# Week 4 (October 30 - November 5)

This week builds onto our data wrangling skills by focusing on transforming and joining data. Common transformation procedures include filtering observations by their values, reordering the rows, selecting variables, creating new variables with functions of existing variables, and collapsing values down to single summary summary statistics (i.e. mean, max, variance).

Furthermore, it’s rare that a data analysis involves only a single table of data. Typically you have many tables of data, and you must combine them to answer the questions that you’re interested in. Collectively, multiple tables of data are called relational data because it is the relations, not just the individual datasets, that are important.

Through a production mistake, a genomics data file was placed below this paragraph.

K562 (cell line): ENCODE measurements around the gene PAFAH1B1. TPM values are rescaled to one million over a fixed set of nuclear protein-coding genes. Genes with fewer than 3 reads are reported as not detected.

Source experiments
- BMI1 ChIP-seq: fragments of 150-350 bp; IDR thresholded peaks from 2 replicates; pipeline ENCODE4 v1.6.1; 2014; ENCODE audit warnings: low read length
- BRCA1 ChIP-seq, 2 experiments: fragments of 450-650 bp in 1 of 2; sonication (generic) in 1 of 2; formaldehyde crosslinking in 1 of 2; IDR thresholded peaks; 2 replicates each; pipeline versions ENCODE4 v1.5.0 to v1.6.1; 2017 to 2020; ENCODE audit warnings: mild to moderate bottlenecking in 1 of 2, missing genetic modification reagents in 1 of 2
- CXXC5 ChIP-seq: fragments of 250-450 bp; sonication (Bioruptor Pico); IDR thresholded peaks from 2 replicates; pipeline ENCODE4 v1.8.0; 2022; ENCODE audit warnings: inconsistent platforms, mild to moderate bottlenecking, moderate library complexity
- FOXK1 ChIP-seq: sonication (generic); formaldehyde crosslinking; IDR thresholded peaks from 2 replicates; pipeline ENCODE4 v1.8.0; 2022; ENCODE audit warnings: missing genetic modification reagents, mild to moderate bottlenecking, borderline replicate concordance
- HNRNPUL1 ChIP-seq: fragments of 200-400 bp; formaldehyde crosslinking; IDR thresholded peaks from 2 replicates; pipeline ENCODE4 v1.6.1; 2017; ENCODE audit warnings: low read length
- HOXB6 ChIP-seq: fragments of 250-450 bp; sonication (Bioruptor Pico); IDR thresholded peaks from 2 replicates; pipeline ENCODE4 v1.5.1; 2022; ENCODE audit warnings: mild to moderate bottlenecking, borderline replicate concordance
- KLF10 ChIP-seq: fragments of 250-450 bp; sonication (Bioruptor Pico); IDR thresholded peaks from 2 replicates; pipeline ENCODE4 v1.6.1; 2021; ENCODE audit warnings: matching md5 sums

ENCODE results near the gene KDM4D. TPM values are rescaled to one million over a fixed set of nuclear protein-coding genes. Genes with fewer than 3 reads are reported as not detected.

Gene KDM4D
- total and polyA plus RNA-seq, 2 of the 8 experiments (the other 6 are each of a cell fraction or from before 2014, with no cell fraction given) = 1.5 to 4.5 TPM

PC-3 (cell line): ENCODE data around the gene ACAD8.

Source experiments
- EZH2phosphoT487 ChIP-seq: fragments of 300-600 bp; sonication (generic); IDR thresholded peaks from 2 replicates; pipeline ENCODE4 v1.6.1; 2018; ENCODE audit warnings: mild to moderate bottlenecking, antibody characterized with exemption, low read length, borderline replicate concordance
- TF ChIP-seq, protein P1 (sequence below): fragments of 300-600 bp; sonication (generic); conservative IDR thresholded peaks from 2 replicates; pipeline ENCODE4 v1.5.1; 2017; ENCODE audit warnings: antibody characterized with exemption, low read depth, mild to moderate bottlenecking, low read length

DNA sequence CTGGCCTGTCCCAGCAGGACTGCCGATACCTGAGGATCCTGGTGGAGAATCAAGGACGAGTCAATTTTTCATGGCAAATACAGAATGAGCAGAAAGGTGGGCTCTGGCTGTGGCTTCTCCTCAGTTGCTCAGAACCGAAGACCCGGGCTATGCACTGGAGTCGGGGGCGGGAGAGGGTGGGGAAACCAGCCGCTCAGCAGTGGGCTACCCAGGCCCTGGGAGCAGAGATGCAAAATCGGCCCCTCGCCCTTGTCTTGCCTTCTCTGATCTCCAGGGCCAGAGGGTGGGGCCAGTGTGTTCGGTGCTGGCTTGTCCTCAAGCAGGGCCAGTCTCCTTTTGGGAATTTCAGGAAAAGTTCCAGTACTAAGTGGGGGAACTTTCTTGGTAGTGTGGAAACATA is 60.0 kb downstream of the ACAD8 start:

This module covers these basic capabilities by teaching you how to use the dplyr package to perform common data transformation and joining tasks.

## 1. Data Transformation with dplyr

Although many fundamental data manipulation functions exist in R, they have been a bit convoluted to date and have lacked consistent coding and the ability to easily flow together. dplyr is one such package which was built for the sole purpose of simplifying the process of manipulating, sorting, summarizing, and joining data frames.

## 2. Joining relational data

It’s rare that a data analysis involves only a single data set. Typically you have many sets of data and you need to join them to perform your analysis and answer the questions that you’re interested in. This module will teach you to work with relational data sets.